Dolmabahçe is a short ride away from Sultanahmet on the electric tram. It’s at the last stop, across the Bosphorus, and sits on the coastline. It is slowly sinking into the Bosphorus. Bahçe means ‘garden’ and this is surely a garden palace in all its European splendor. As times changed, the Sultans wanted to compete with the palaces of Europe, so they built Dolmabahçe in the 1800’s.
◊ Still on the Beaten Path…
Other popular sights include the Basilica Cistern, Hippodrome, and the Museum of Turkish and Islamic Arts (recently reopened) and Istanbul Archaeological Museum. I recommend you buy the Istanbul Museum Pass for 85TL. It is valid for 5 days. The cost of Topkapı Palace with the harem and all the extras could cost more than 85TL. It is only sold to people who live outside of Turkey.
For shopping, or just for amazing photo opportunities, check out the Grand Bazaar, the Spice Bazaar (also known as the Egyptian Bazaar), and Arasta Bazaar. If you love Turkish Delight, I found Arasta Bazaar to be the best and best price, surprisingly.
Arasta Bazaar is next to the Blue Mosque. Visit my Canadian friend, Jennifer, at one of her three shops in Arasta called Jennifer’s Hamam. She designs and sells handmade Turkish towels, peştamels, and other beautiful textiles. They are all produced with organic Turkish cotton. She employs weavers from all over Turkey to revive and continue what was a dying art.
◊ Off the Beaten Path and Often Surprising
Here are some places I discovered in Galata on my last trip there.
— Mini Coffee Shop – pet friendly, no website, No.49 Lulecihendek Caddesi, Beyoğlu, not far from Galata Tower – great coffee, atmosphere, and friendly locals who speak English
— Velvet Cafe – hip, punk, great vibe, good desserts made by a Turkish grandmother, No. 7/A Kule Çıkmazı Sokak, Galata
— You must walk across Galata Bridge and watch the fisherman. Some are all business, but others will let you try your luck at fishing and will chat with you. Most Turkish men love to have their picture taken too.
— Pera Museum – houses the original Osman Hamdi Bey painting The Tortoise Trainer and so other beautiful exhibits. I saw a temporary exhibit of Frida Kahlo which was amazing, but has moved on now.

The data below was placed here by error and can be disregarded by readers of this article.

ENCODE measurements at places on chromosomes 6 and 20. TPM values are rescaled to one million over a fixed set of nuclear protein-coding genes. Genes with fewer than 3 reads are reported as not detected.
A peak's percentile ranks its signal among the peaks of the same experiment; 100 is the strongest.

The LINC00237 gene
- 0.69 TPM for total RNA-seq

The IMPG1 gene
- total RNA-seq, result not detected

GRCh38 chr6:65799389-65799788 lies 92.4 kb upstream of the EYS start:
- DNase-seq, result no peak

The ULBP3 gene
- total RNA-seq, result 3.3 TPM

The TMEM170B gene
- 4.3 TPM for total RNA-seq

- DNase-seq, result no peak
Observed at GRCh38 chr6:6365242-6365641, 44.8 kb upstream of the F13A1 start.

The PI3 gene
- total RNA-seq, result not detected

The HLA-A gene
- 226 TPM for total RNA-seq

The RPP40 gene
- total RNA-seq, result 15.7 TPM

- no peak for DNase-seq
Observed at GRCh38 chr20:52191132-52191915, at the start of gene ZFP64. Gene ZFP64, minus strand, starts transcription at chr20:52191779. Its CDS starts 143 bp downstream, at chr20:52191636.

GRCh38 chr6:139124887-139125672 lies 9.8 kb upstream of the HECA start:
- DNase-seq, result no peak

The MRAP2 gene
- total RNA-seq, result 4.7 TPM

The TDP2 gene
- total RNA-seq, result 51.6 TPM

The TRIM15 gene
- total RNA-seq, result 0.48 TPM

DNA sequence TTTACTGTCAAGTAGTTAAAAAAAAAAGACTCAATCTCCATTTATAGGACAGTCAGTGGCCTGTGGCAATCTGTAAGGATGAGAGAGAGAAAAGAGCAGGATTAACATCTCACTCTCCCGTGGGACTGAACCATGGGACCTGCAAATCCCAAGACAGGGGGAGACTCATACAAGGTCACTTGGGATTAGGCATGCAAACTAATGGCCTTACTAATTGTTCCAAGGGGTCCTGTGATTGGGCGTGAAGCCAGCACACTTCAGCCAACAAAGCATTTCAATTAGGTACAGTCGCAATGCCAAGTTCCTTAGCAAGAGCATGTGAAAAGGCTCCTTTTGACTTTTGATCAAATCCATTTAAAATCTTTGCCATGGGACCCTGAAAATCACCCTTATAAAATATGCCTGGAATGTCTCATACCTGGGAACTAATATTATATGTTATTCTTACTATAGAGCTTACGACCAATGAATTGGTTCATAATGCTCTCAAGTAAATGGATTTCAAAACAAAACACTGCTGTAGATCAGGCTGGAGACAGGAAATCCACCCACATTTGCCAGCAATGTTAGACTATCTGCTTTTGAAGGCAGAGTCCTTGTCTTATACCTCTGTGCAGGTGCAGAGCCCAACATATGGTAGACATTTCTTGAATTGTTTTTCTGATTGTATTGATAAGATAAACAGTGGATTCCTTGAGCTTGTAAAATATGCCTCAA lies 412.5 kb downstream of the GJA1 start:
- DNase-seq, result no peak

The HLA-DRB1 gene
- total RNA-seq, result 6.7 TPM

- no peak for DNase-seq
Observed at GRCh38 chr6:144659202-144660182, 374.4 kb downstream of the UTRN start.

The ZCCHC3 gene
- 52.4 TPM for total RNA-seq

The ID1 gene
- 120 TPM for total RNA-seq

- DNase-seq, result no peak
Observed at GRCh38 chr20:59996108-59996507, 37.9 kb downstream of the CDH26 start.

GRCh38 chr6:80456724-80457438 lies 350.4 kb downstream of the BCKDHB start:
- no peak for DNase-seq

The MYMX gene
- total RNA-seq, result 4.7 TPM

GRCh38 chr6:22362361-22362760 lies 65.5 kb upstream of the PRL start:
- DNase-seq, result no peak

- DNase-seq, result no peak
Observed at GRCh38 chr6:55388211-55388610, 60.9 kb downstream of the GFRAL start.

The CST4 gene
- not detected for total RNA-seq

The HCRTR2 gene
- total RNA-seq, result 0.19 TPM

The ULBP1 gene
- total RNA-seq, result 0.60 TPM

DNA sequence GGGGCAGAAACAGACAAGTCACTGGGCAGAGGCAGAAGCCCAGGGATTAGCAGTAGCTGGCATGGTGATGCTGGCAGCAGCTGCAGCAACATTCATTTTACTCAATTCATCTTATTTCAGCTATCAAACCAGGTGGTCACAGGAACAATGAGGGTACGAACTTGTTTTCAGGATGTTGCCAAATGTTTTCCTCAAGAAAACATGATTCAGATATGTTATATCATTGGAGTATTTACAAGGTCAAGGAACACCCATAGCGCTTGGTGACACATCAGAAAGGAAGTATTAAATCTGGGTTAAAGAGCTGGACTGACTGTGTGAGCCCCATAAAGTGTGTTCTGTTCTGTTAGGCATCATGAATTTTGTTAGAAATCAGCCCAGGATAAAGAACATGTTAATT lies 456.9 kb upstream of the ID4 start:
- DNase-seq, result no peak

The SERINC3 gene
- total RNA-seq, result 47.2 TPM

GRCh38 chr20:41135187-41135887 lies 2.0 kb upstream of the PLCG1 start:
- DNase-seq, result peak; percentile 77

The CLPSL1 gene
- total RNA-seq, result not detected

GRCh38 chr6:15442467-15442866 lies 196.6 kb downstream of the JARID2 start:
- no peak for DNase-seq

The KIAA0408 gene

There is a great place to eat in Cihangir, not far from Taksim Square. It’s not a touristy neighborhood, but it’s fun to explore the many up and coming art galleries, shops, artisan food shops, and restaurants and cafes for the hip, modern locals.
— Datlı Maya – serves wood fired Turkish pizzas called pide (pee-day) and other local specialties. Owned and run by young, industrious Turks with a great sense of what people want Datlı Maya
Other less visited sights that might interest you:
— Chora (Kariye in Turkish) Church – While it is mentioned in Lonely Planet, it is not often visited by travelers who are not with a group. I’m not sure why not, except the metro doesn’t go quite that far. You can take the metro/tram to Topkapı Metro Station, and then get a taxi or just walk. The best way is to get a Golden Horn ferry from Eminönü to Ayvansaray and head up the hill. Not only is Chora Church worth visiting, the surrounding neighborhood is too. You can see Edirnekapı (kapı means gate) which is part of the old walls that used to surround the city.
— Rüstem Paşa Camii (Rustem Pasha mosque) near the Spice Bazaar. Ask for directions, or explore the streets till you find it.
— Yedikule Fortress and the old city walls – take the metro from Sirkeci (vinegar) Station to Yedikule, head left out of the station and walk parallel to the tracks till you reach the fortress.
— One more thing in this section!! Don’t stop reading now! You must visit a hamam, a Turkish bath. There are two in Sultanahmet that are so old and still so authentic. I recommend Cağaloğlu Hamam (jah-low-loo). It is less visited by tourists and stunning inside. Çemberlitaş is also old and stunning, but it’s in all the guide books. You’re not as likely to see an actual Turkish person in there. It’s across from Gate 1 of the Grand Bazaar.
Istanbul Travel Tip #3
Navigating Istanbul Like a Pro